China must end human rights crackdown in advance of Nobel award
Amnesty International is today calling on the Chinese government to end its intensifying crackdown on Chinese human rights activists ahead of the Nobel Peace Prize awards ceremony in Oslo on 10 December.
Amnesty International and Chinese human rights groups have documented hundreds of cases of people being detained, interrogated, or arrested in advance of the event honouring jailed Chinese human rights activist Liu Xiaobo.
“The Chinese government’s travel restrictions target not just human rights defenders, but also ordinary travellers who somehow trigger the government’s suspicion,” said Salil Shetty, Amnesty International’s Secretary General. “This reaction violates Chinese law as well as China’s international obligations and constitutes a serious breakdown in the rule of law.”
Nobel Laureate Liu Xiaobo is currently serving an 11-year sentence for “inciting subversion of state power" for his part as the leading author behind “Charter 08”, a manifesto calling for the recognition of fundamental human rights in China.
Liu Xiaobo has consistently maintained that the sentence violates both China's own constitution and basic human rights, but, like many others in China who have chosen to speak out, he has been severely punished.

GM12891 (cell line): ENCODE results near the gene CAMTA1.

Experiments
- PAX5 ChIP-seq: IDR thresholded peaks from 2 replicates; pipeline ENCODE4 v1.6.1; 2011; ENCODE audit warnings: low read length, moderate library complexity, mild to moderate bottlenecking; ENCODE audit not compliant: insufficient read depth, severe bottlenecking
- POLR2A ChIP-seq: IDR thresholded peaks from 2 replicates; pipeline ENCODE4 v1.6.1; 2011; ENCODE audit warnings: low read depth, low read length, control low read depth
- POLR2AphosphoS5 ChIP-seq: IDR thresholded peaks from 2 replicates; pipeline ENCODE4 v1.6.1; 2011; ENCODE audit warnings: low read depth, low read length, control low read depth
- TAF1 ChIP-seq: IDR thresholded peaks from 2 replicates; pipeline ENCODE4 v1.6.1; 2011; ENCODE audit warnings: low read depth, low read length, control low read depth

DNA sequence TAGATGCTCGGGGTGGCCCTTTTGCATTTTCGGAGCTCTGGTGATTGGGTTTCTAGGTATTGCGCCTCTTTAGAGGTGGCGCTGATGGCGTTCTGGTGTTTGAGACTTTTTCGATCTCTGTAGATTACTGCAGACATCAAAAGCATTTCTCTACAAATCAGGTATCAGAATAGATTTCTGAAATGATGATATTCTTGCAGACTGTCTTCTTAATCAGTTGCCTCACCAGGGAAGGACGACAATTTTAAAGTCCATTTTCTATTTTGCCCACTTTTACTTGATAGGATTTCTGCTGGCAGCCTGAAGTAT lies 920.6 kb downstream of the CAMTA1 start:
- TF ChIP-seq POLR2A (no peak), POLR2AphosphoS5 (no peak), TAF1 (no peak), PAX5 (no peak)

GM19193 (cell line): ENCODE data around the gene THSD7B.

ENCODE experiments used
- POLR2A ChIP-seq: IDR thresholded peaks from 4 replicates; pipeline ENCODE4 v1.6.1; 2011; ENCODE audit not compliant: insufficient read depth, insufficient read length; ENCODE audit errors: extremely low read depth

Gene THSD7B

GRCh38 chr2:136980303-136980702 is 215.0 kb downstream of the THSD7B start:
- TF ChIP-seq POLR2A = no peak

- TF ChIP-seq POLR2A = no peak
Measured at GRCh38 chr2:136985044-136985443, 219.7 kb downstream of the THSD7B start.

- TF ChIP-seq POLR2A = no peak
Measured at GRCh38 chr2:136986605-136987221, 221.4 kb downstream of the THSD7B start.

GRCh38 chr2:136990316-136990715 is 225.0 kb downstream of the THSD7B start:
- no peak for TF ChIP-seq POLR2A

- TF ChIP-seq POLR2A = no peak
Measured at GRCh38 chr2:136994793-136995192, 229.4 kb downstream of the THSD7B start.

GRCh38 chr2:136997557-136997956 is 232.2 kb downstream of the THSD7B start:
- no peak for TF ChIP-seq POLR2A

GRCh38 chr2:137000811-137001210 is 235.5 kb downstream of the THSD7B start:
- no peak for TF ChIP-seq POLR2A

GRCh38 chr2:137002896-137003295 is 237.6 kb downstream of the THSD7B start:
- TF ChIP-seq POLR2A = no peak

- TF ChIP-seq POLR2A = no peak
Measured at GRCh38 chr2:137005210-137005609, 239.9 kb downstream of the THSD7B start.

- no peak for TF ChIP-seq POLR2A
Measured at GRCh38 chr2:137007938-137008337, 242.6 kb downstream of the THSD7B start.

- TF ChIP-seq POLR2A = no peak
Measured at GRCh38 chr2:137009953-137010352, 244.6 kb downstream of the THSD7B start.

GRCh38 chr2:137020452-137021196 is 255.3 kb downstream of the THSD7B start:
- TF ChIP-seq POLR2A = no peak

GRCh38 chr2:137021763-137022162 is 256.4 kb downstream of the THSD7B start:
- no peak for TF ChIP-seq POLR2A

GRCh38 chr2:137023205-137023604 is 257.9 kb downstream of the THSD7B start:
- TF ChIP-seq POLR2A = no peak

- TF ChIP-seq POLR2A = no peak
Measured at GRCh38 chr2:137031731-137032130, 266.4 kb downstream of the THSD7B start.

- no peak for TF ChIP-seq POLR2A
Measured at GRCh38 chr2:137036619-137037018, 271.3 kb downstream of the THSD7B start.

He is just one of thousands of political prisoners and prisoners of conscience currently being held in China. Among the recent cases that Amnesty International has highlighted are:
Liu Xianbin, a prominent Sichuan democracy activist detained since 28 June 2010 on suspicion of “inciting subversion of state power”.
Gao Zhisheng, named one of China’s “top 10 lawyers” by the Ministry of Justice in 2001, he was later arrested and tortured for his human rights activities and has been “missing” since being taken by police from his home in Shaanxi Province on 4 February 2009.
Tan Zuoren, an environmental activist critical of the high death rate in the 2008 Sichuan earthquake due to substandard construction, he was later convicted of “inciting subversion of state power” for commemorating the Tiananmen Square massacre and sentenced to a five-year prison sentence.
Hairat Niyaz, a Uighur journalist convicted on charges of “endangering state security” in the wake of the 2009 Urumqi riots, he is now serving a 15-year sentence and being held incommunicado.
- Dhondup Wangchen, a Tibetan filmmaker arrested, tortured and held without charge for more than a year before being sentenced in a secret trial to six years’ imprisonment for “inciting separatism”.
For further information,
Amnesty International Canada
416-363-9933, ext. 332